4. represents the ultimate reduction of the archetypal vertebra to a vertebral arch. rounded space that is enclosed by the posterior arches of C1 and the other cervical vertebrae which provides space for the central nervous system • their nearly horizontal position within the space 40 .3. for the most part. Cervical region We may gain an understanding of the metamorphosis of the vertebrae by comparing the atlas vertebra. which holds the central nervous system (the spinal cord).2. The first cervical vertebra (atlas) consists. which results in the odontoid process. and the sixth thoracic vertebra to each other (fig.Accessory process/ rudimentary rib Rudimentary rib Fig. The body of the atlantic vertebra hardly exists at all.). only the posterior tubercle remains.4. The atlas. Of the spinous process. of a vertebral arch enclosing a relatively large lumen. Cervical vertebra and lumbar vertebra (Benninghof and Goerttler) 4. Three phenomena are of great significance when we look at the cervical vertebrae: • the large. but ultimately fuses with the vertebral body of C2. 4. The vertebral body is present in early development. therefore. the fifth lumbar vertebra.2.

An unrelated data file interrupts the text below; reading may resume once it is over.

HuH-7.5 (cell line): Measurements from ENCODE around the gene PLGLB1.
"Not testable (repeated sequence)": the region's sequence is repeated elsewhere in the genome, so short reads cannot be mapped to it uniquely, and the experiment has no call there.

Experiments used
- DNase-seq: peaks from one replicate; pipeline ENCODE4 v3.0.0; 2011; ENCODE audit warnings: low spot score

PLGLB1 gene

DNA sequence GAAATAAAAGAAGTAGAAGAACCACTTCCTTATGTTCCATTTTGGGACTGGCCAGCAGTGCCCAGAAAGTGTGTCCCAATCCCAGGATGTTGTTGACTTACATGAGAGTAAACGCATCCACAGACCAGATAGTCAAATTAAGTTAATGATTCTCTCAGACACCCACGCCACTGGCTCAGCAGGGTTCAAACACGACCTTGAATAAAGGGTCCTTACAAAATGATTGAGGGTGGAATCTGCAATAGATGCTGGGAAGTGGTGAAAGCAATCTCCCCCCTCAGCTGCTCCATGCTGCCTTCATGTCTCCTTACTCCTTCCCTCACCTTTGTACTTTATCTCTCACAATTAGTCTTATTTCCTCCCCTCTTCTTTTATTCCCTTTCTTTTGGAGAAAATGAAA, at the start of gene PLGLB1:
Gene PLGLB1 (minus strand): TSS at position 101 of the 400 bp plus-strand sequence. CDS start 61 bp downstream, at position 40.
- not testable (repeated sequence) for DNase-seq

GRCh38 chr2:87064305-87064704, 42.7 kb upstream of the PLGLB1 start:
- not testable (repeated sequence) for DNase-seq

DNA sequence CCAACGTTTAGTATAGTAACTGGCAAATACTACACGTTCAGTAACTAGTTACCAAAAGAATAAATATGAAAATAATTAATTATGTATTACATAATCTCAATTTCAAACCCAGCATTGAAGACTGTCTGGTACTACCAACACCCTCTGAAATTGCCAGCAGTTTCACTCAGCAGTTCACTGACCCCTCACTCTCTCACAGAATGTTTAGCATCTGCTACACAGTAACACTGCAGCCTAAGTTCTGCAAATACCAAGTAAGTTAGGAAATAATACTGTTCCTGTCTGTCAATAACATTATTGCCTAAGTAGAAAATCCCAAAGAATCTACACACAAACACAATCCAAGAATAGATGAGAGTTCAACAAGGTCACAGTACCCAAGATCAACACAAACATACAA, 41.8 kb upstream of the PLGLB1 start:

Th6 and L5 (Kiss) 41 . It is not difficult to trace these characteristics back to the morphology of the skull. particularly. There is no longer a transverse process. because of its height. Atlas.1. if we realize that the spherical form of the skull. when projected onto a flat surface.). 4. is converted into a circular form (fig.• the principle of forming planes dominates in their morphology. The vertebral arch surrounds a limited area in which there is no more central nervous system.2.). gives the impression of being cylindrical. The sacrum is a portion of the skeleton that Thoracic vertebra Lumbar vertebra Fig. The heavy vertebral body is nearly round and. but the roots of the spinal nerves: the cauda equina. a rudimentary equivalent of the ribs (Chapter 4.4. the cervical vertebrae. as can also be found in the long bones. Lumbar and sacral region The lumbar vertebrae display a completely different morphology than the thoracic and.1. The spinous process is short and robust. Atlas 4. There is clearly a cortical layer of bone and a spongy section of bone marrow. The conclusion appears justified that the cervical vertebrae are morphologically related to the morphological dynamic of the skull.6. in its place we find the accessory process (processus costarius). 3.3.